Ondo participants at last year’s festival. (J.K. YAMAMOTO/Rafu Shimpo)
NORWALK — A tradition can be so ingrained and “ancient” that hardly anyone remembers when or why it began. And what could be even more important is to realize that what has become a tradition was often started by one person with an idea. This was how the Cultural Festival and Ondo had its beginning 53 years ago.
In 1963, Mary Uwate, PTA president, thought it would be a good and fun way to end the Japanese School session with a “get-together” type party with food and games for the students. The PTA parents agreed.
The fathers nailed together the wood-framed booths, and the mothers cooked up beef and chicken teriyaki, and made sushi. Kiddy rides were rented for the small children and games were brought in for the older students. Traditional ondo dances closed the evening for the parents, children, friends, and neighbors of the Norwalk Japanese community.
The festivities of that day came to an exciting end when a new car donated by Tak Murata was won by Sumie Kawaguchi and her daughter. The hard work and effort put into the “get-together” was so successful that the parents decided to have another party the next year.
In the following years other clubs joined the summer festival, eventually involving the entire Community Center. Now, 53 years later, the basic tenets from the first festival still apply – be family-friendly, have good food, and a good time.
You are invited to come and taste the festival’s culinary delights of teriyaki beef and chicken, yakisoba, sushi, udon, orange chicken, barbecue pork chops. Be sure to enjoy the old-time favorites of corn on the cob, char siu bao, chili rice, Spam musubi, Imagawayaki, chichi dango, Okinawan dango, and more.
You can test your skills on the golf putting green and enjoy basketball free throws, baseball pitching, goldfish toss, and the cannonball air blaster. Be sure to check out the children’s games with their great prizes.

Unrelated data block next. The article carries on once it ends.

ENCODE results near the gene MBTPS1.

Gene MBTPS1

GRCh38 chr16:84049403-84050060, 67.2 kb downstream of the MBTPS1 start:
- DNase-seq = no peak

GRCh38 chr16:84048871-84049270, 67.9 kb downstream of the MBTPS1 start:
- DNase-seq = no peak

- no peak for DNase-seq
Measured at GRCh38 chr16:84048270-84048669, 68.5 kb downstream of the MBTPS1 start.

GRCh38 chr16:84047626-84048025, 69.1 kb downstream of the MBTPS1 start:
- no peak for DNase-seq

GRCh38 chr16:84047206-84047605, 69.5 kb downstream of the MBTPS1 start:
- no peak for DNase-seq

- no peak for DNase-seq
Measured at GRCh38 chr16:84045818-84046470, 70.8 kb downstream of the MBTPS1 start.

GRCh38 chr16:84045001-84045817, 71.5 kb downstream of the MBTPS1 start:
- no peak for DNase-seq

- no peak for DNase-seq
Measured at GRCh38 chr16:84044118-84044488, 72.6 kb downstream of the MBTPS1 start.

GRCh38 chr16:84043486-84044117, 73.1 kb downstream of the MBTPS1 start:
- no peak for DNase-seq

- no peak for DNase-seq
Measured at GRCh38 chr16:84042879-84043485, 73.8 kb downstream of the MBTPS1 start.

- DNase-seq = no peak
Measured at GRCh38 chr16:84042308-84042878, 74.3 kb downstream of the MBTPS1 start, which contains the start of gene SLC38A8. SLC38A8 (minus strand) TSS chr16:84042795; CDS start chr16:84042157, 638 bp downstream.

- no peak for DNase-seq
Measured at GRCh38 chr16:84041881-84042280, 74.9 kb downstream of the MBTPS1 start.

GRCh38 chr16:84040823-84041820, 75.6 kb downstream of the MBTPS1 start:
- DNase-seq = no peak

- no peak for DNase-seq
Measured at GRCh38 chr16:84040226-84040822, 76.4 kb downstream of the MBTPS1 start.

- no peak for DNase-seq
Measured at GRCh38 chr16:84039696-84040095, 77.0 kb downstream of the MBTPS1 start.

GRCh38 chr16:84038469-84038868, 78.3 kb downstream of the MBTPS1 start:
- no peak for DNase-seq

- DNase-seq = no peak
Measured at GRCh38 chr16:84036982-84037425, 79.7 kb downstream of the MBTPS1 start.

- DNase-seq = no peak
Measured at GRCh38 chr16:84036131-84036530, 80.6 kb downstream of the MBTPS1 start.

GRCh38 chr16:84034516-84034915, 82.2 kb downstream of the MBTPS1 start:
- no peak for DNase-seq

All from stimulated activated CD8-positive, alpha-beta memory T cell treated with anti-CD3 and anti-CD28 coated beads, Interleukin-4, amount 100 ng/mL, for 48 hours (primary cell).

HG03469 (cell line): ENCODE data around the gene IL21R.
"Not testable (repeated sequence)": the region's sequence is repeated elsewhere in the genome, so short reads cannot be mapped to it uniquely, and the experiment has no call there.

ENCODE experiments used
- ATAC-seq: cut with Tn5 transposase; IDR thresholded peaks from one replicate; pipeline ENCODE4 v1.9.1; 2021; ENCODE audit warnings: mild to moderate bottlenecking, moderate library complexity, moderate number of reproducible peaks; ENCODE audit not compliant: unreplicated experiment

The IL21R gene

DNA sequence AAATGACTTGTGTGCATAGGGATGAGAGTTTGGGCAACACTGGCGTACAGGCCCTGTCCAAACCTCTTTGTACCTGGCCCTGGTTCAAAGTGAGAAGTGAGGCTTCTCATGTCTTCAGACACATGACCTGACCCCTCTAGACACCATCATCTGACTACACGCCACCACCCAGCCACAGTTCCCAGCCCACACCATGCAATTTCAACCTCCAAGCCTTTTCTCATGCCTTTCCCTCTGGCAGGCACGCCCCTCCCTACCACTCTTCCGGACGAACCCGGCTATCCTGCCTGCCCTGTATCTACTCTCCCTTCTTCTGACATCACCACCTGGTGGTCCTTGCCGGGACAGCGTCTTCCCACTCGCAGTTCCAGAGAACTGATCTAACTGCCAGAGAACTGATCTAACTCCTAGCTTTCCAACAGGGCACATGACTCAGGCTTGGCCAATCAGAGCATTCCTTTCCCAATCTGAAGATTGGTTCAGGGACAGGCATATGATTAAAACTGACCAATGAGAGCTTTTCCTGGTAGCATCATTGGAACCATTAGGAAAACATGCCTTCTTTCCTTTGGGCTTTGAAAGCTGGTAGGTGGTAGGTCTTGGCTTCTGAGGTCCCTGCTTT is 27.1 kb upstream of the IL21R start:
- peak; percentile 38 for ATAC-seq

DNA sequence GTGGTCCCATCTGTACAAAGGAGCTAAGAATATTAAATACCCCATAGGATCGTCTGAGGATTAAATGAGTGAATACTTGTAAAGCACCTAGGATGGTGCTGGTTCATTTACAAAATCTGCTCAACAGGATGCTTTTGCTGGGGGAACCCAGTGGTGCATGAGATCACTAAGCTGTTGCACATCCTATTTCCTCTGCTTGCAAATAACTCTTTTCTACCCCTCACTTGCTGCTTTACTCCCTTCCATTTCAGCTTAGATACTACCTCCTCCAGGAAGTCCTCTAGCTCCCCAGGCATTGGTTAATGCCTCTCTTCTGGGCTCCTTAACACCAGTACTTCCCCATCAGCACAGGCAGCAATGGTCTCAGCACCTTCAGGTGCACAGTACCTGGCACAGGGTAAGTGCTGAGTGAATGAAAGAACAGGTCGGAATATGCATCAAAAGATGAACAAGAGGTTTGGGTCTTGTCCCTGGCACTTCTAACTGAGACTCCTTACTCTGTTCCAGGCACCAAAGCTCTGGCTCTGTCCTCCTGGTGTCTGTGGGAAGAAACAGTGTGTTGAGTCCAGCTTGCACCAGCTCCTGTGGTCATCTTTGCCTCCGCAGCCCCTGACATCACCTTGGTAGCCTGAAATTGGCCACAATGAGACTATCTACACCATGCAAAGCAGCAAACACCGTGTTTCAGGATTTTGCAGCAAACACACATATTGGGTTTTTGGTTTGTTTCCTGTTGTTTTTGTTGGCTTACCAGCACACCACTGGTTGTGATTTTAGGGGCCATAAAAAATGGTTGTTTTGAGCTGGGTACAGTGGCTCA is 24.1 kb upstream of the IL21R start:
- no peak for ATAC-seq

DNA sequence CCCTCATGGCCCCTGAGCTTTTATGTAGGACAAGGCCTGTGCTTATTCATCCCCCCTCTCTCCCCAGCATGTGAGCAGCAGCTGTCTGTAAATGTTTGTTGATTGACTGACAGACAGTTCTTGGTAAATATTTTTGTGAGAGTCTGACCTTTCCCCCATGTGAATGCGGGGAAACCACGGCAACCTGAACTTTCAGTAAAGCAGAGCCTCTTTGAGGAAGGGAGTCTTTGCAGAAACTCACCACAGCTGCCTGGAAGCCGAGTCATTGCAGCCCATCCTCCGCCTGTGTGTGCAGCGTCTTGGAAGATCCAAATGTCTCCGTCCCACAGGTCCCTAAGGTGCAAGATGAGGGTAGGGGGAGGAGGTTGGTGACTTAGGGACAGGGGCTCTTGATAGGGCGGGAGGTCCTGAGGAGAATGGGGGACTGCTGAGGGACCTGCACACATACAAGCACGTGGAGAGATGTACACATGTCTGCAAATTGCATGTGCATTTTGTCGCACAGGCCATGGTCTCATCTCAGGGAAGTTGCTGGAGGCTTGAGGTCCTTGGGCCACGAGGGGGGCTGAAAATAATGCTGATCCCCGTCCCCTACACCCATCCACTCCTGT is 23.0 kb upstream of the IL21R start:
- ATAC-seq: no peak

There will be entertainment areas both indoors and outside. Watch the intense concentration of the archery, judo, karate, and kendo demonstrations. Experience the artistry and serenity of ikebana. Sit back and listen to songs sung by Kelsey Kwong. Relax with music and dance from Hawaii by E Mele Hana and Na Ipo Hula, Hawaiian Delites, Na Wahine ‘O Kawena, and Kamaki Keawe and Friends.
Are you a karaoke fan? Bring your CD and join in the “open mic” karaoke session. Bargain hunters may find “treasures” at the White Elephant Boutique. Bingo lovers pick out their lucky cards for an evening of friendly games. There’s something here for everyone.
In ancient days, villages extended only as far as the taiko signal drum could be heard. But during this festival, taiko drums are used to signal that the ondo folk dances will soon follow. If you listen closely, you will hear the taiko drums “talk and answer” each other with their dynamic rhythms. You will feel the energy build up with each drummer’s “kiai.” Experience the excitement taiko brings to the listener.
Following taiko, you are invited to join the dance circle to share and celebrate the summer with traditional and new dances. These folk dances are simple with a few basic repetitive steps. “Don’t know the dance?” That’s OK. Just step into the circle and follow the people next to you. The goal is to participate, have fun, and enjoy the moment and the spirit of the dance.
Mark your calendar and save the dates: Saturday, July 23, from 3 to 9 p.m., and Sunday, July 24, from 2 to 8 p.m. Shuttle van service will be available to and from Lampton Elementary School, 14716 Elmcroft Ave. in Norwalk.
Ondo dance practice will take place at the Community Center’s parking lot on Monday and Thursday evenings, until July 21, from 7:30 to 8:30 p.m.
Come and celebrate the Cultural Festival and Ondo at Southeast Japanese School and Community Center, 14615 Gridley Rd., Norwalk, CA 90650. For information, call (562) 863-5996 or go online to www.sejscc.org.